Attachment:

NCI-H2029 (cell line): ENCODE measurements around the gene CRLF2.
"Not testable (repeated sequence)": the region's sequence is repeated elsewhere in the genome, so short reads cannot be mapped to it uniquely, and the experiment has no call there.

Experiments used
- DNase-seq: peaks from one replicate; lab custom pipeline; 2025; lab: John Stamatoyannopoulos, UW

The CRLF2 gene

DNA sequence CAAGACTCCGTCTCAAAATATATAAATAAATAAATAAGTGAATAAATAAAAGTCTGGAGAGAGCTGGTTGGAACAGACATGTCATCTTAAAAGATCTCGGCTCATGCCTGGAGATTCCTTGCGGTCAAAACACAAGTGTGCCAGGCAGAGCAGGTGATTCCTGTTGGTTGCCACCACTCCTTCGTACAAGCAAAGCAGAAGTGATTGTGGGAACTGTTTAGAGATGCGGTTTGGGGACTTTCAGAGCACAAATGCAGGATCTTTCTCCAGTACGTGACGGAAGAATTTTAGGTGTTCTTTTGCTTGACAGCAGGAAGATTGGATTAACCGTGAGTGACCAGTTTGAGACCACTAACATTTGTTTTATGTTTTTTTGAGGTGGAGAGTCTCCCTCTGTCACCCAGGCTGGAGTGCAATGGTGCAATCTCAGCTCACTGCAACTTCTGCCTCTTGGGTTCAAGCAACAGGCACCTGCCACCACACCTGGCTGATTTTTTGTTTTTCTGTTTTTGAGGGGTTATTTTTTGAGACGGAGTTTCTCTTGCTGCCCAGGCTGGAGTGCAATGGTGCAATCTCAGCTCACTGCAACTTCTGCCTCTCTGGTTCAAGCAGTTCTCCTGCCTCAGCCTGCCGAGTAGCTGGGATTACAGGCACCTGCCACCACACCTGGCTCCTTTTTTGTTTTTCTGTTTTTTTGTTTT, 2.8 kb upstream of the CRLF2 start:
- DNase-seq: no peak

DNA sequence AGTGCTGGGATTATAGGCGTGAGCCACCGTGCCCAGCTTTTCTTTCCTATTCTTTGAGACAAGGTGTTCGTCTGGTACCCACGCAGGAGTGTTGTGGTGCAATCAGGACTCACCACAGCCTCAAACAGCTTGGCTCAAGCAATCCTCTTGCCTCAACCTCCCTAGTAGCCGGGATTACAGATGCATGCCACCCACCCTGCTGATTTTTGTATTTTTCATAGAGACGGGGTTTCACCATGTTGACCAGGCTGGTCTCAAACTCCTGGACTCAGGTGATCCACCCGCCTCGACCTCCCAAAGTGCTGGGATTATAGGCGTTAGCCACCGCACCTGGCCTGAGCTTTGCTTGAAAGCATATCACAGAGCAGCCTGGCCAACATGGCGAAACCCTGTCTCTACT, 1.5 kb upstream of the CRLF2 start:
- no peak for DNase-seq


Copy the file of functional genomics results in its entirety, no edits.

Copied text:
NCI-H2029 (cell line): ENCODE measurements around the gene CRLF2.
"Not testable (repeated sequence)": the region's sequence is repeated elsewhere in the genome, so short reads cannot be mapped to it uniquely, and the experiment has no call there.

Experiments used
- DNase-seq: peaks from one replicate; lab custom pipeline; 2025; lab: John Stamatoyannopoulos, UW

The CRLF2 gene

DNA sequence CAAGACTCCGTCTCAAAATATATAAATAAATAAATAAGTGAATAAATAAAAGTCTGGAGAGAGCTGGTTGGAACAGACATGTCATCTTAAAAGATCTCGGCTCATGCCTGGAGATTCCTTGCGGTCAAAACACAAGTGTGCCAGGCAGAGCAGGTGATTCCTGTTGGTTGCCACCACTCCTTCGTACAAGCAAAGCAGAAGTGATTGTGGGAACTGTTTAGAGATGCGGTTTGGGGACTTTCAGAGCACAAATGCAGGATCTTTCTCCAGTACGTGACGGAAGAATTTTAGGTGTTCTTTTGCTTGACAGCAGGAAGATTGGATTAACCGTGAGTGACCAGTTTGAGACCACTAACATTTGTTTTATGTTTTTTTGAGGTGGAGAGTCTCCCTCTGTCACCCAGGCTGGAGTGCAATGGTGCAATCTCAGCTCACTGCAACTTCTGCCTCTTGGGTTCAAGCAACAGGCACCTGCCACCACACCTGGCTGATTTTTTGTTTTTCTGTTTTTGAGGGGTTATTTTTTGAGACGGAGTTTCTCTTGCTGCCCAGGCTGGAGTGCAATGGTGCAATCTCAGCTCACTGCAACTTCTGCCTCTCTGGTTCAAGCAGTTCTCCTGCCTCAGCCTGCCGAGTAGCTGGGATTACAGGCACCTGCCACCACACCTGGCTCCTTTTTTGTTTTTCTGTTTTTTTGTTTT, 2.8 kb upstream of the CRLF2 start:
- DNase-seq: no peak

DNA sequence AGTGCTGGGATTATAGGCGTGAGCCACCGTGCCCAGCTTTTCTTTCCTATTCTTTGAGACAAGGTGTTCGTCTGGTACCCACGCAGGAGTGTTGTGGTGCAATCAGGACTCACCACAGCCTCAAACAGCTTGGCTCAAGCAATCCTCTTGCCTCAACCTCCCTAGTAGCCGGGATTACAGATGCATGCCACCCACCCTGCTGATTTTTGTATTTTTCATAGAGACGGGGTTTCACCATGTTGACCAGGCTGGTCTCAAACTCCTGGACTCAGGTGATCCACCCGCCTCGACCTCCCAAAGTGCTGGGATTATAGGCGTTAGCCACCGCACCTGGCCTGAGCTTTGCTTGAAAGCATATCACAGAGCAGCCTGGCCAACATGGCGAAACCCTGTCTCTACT, 1.5 kb upstream of the CRLF2 start:
- no peak for DNase-seq